Volume 8, Issue 75

 September 23, 2013

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Melges Performance Sailboats

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Regattas / Calendar


28-29 Lotawana C-Missouri YC, MO
     Polar Bear--Lake Davenport, IA
5-6 C Worlds--Delavan, WI

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E Blue Chip No Wind

   Augie Barkow Wins

1st V-37 August Barkow 1.0 1.0 2.0 6.0 5.0 15.0 15.0
2nd I-2 Vincent Porter 2.0 6.0 14.0 3.0 1.0 26.0 26.0
3rd V-15 Chris Banholzer 6.0 2.0 3.0 12.0 4.0 27.0 27.0
4th MA-10 Richard Wight 5.0 5.0 8.0 7.0 6.0 31.0 31.0
5th SL-4 Brett Hatton 12.0 15.0 5.0 1.0 3.0 36.0 36.0
6th V-777 Bob Biwer 11.0 7.0 1.0 4.0 14.0 37.0 37.0
7th M-87 Derek Packard 8.0 11.0 10.0 8.0 2.0 39.0 39.0
8th X-751 Jim Gluek 7.0 4.0 6.0 14.0 13.0 44.0 44.0
9th M-9 Tom Burton 4.0 9.0 12.0 13.0 9.0 47.0 47.0
10th ? Cam Lewis 16.0 13.0 4.0 2.0 15.0 50.0 50.0
11th W-25 Lee Alnes 10.0 3.0 11.0 11.0 17.0 52.0 52.0
12th T-17 Chad Hillyer 3.0 12.0 15.0 9.0 16.0 55.0 55.0
13th V-220 Paul Biwer 13.0 17.0 13.0 5.0 7.0 55.0 55.0
14th TO-33 Steve Johanson 15.0 16.0 7.0 10.0 8.0 56.0 56.0
15th WA-22 Dick Tillman 14.0 8.0 16.0 16.0 10.0 64.0 64.0
16th CR-66 Rob Terry 9.0 10.0 17.0 18.0 DNF 12.0 66.0 66.0
17th GL-7 Toby Sutherland 17.0 14.0 9.0 15.0 11.0 66.0 66.0
          MC Blue Chip

   Spring Lake. MI


Roble Finishes Fourth

 Dave Dellenbaugh beats Dave Perry

Roble/Haeger/Canfield and Janney lost in the Petit Finals and finished fourth in the prestigious US Sailing Matchracing Championship.

And Delavan for the Last C Event of the Season
October 6-7         

The traditional last regatta of the C Scows is Delavan's C Worlds Regatta. Started by Commodore Fred Stritt in the late 1990's we always have a good turnout for boats, so if you are in Delavan for the first weekend in October, come on out and watch some of the best C Scow Sailors in the nation. There's good attendance by C Scow sailors because members of the National C Scow Sailing Association are ranked across lakes and this is the last regatta to increase their positions. It's always a good time, so come out to sail or watch.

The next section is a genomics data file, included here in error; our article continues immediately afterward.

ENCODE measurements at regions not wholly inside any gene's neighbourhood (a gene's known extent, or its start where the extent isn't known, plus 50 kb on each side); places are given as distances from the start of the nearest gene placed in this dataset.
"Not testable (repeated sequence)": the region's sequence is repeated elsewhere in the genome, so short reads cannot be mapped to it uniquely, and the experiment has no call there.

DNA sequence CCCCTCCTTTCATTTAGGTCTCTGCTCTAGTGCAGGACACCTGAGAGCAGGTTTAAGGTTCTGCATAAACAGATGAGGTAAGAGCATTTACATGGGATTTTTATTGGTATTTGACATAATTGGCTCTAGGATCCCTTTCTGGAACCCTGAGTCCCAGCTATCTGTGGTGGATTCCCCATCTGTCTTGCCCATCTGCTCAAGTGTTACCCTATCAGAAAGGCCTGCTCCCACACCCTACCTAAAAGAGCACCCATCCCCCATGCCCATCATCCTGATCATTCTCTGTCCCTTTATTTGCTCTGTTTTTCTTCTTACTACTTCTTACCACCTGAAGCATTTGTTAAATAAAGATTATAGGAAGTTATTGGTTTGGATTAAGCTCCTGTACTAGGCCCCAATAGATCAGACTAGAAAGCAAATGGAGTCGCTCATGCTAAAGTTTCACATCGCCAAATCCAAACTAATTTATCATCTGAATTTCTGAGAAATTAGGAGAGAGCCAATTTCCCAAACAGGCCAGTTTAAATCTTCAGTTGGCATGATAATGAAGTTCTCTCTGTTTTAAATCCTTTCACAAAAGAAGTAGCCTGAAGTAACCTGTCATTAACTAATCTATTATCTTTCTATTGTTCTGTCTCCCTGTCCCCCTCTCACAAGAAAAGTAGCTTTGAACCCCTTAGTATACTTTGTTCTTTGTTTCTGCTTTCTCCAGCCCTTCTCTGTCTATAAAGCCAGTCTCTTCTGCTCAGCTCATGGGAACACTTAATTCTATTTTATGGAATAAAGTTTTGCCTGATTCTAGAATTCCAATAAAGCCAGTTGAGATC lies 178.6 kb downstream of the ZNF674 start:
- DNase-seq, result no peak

C Worlds is your last stop in SE WI for C boat racing. Homecooked meals. Chilly weather most likely but great sailing. Come to conquer the Worlds.
Beulah Challenge - No Wind on Sunday
   Great Mix of Experienced and Youth         
1st B-317 John Porter Pat Welscher 4 1 1 6
2nd B-12 Kent Haeger Mike Greeson 2 3 4 9
3rd B-8 Rob Clayton Vicki Clayton 9 8 5 22
4th B-99 Jeff Lippert Don Franzene 3 5.5 15 24
5th B-10 Jeff Hudson Rob Hudson 5 13 7 25
6th B-26 Jeff Komas Scott Kent 6 7 12 25
7th B-101 Ben Porter Brad Roble 14 4 8 26
8th B-117 Joe Byrnes Karla Keck 1 22 6 29
9th E-1 Matt Prange Matt Parker/Amy Nuding 7 10 13 30
10th B-303 Frank Davenport, Jr. Ron Jarecki 11 20 2 33
Memorial Service Set for Don Williquette

Donald  Williquette 91, passed away peacefully September 1, 2013 in Anderson, SC.    "Uncle Donald" sailed E Scows on Nagawicka Lake  and was a past NLYC Commodore. He also served as Commodore of the Wisconsin Yachting Association, was an Inland Lake Yachting Association's Member of The Year, and a Past Admiral of Bilge Pullers. He brought inland lake judging to a new level with his "crew" and was always willing to work with young and old sailors and judges alike to help them excel in the sport he loved.  Interment will be at Arlington National Cemetery next spring. A Memorial Service will be held at the Oconomowoc Community Center (220 Wisconsin Ave) on October 24, 2013 at 3:30 pm. 

Melges 32 World Championships
Petey Crawford On Board - and we thought he was all about videos - Congrats!

Porto Rotondo, Italy - Congratulations are in full order for American Jason Carroll aboard Argo, with tactician Cameron Appleton and crew comprised of Anthony Kotoun, Chuck Norris, Peter Crawford, Westy Barlow, Eric Aakhus and Lindsey Bartel as they are 2013 Melges 32 World Champions. Carroll's father was close by on a support boat and instantly recapped that this accomplishment is the product of over
forty regattas raced by the Argo Team.


Almost immediately after crossing the finish line, press and media boats as well as fellow teams crowded around Carroll to congratulate him. When asked how it felt to now be World Champion, a very calm and relaxed Carroll responded with smile a mile wide, "It feels pretty good."